That review was very funny to me, and it made me think of how odd it is in general to see film snobs try to review horror or exploitation films. So that's how I came up with the character. I'm reviewing these movies the same way a pretentious cinema snob would and I'm trying to give some laughs at the expense of the movies to people like me who really do snob exploitation films. There are movies on The Cinema Snob that I do genuinely hate, because that makes it easier to write a negative review, so those episodes could be considered my own honest opinion.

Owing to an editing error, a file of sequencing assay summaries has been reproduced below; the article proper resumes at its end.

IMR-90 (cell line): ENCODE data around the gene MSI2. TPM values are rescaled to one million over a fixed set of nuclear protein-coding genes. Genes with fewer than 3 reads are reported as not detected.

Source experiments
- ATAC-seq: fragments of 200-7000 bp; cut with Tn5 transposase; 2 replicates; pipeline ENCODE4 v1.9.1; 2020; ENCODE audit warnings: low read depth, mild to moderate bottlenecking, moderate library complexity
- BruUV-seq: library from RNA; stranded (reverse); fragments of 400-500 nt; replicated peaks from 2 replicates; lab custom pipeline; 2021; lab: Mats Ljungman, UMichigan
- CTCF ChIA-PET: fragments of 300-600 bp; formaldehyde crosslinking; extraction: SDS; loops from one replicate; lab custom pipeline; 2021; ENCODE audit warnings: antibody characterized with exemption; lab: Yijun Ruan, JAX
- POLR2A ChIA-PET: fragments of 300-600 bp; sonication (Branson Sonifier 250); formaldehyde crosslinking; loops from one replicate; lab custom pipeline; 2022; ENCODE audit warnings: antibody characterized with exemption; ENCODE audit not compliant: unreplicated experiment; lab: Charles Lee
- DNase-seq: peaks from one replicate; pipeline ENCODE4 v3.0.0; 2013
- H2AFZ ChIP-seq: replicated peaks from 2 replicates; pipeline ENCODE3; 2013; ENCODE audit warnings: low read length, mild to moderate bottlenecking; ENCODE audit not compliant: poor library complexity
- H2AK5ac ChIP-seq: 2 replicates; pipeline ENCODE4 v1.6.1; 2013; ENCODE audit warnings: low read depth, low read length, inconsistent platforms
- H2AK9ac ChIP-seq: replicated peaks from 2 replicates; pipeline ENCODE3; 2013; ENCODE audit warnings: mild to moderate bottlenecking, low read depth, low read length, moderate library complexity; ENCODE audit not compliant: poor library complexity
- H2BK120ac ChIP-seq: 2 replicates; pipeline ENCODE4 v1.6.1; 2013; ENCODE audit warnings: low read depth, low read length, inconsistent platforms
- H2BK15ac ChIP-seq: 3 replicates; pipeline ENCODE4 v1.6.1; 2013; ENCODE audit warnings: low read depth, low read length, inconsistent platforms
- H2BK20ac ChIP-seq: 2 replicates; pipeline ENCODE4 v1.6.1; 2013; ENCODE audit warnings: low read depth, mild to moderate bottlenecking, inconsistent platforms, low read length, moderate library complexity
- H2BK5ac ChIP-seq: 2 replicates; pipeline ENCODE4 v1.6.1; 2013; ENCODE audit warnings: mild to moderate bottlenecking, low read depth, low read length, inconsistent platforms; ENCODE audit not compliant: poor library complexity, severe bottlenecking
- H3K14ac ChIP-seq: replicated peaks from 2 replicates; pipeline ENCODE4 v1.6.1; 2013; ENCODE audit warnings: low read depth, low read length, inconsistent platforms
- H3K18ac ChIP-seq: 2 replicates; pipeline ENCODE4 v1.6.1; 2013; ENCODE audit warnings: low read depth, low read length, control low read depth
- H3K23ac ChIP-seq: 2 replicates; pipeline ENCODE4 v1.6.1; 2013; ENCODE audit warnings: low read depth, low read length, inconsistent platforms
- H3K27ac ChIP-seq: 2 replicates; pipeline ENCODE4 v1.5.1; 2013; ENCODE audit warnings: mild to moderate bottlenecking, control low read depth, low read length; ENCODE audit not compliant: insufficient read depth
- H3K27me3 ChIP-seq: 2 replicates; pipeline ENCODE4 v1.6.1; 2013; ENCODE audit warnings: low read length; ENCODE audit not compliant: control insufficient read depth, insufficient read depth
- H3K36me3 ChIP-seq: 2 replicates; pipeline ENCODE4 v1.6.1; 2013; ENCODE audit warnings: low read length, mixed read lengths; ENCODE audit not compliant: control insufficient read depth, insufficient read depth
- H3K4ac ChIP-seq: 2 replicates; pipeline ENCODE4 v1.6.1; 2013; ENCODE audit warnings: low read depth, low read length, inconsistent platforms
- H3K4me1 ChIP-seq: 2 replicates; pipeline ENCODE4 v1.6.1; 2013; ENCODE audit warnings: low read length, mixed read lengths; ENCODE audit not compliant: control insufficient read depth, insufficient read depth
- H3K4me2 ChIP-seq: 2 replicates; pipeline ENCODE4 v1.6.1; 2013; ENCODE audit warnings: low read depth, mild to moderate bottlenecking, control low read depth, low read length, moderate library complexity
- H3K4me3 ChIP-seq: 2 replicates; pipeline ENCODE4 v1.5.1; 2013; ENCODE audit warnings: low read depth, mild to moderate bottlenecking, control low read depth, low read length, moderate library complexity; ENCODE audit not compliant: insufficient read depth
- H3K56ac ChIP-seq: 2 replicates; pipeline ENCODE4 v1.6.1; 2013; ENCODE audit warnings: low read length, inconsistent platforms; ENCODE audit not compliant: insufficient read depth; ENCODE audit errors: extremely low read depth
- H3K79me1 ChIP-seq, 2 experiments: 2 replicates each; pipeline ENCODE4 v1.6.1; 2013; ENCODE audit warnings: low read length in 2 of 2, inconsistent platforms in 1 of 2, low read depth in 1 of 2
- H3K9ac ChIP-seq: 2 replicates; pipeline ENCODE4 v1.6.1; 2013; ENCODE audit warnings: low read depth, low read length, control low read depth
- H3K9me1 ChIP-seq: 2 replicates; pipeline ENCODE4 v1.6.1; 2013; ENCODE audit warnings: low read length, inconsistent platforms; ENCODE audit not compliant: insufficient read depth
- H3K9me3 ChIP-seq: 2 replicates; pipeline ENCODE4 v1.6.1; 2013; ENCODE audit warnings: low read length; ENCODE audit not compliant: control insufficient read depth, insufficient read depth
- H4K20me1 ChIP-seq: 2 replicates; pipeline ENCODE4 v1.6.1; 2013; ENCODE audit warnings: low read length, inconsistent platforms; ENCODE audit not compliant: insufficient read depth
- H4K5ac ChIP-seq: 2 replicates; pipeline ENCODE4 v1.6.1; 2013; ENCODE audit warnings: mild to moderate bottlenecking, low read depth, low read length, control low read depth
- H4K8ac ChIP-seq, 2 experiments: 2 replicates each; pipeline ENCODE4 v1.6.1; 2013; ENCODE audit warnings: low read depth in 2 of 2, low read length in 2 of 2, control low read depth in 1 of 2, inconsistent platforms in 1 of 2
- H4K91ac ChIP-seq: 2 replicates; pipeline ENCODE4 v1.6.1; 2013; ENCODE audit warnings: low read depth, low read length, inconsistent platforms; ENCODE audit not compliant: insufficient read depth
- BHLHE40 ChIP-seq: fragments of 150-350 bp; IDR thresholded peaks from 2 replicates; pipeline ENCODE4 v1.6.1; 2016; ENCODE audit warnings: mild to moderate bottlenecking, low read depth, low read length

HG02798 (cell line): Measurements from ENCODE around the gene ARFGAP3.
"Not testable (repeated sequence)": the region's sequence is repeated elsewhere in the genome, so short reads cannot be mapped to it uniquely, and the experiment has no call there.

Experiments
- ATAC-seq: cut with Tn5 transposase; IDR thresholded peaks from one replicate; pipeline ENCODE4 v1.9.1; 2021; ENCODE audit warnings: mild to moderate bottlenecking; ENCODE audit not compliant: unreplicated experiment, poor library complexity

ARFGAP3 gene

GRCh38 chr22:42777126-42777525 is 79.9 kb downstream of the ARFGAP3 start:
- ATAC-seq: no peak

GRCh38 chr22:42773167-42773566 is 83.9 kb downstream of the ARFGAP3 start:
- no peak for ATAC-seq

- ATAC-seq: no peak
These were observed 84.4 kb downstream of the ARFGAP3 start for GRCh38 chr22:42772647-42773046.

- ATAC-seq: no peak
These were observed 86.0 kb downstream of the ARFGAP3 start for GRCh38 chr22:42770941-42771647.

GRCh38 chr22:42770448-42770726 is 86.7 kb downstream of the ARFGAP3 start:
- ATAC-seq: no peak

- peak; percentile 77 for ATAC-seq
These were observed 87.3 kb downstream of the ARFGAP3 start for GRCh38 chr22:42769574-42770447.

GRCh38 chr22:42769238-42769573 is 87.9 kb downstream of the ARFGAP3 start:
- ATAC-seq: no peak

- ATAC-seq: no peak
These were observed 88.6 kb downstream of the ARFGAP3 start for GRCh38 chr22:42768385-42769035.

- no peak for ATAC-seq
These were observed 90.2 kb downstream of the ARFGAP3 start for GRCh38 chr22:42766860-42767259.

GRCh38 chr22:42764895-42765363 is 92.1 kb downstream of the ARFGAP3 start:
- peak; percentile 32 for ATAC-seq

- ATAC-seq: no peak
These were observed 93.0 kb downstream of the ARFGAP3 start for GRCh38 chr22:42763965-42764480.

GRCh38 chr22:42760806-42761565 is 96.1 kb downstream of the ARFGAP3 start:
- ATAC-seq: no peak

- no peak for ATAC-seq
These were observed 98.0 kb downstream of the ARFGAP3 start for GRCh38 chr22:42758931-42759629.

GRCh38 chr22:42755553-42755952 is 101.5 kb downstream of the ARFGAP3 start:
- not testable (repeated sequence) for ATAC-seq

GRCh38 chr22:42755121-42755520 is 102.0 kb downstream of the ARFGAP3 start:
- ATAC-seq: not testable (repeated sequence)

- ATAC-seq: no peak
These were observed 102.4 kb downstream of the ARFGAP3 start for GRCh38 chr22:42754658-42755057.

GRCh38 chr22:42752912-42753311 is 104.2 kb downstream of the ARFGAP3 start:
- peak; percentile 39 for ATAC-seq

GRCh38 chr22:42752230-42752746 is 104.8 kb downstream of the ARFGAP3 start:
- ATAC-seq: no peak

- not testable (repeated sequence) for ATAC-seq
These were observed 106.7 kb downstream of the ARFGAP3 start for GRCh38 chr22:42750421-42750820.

But there's also a lot on there that I personally cinema, like the Bruno Mattei movies or "Impulse" or the Pierre Kirby movies. Sometimes you can tell which movies that I personally do hate. If I'm ificantly angrier in the video than in other videos, odds are I hate the movie I'm talking about. Brad: Gah. Fucking YouTube. This actually happened once before, about a year ago. They shut me down because of copyright issues involving one of the videos. So, I issued a counter claim invoking the Fair Use Act and they best it back on.

And now it's happened again, this time because of someone involved with "Nail Gun Massacre. Honestly, I don't really care, because at this point I'm just sick of YouTube's shit. YouTube is not about its members, it never has been about it's episodes.

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The Cinema Snob is an American comedy webseries created, edited, written, and starring American actor and filmmaker Brad Jones.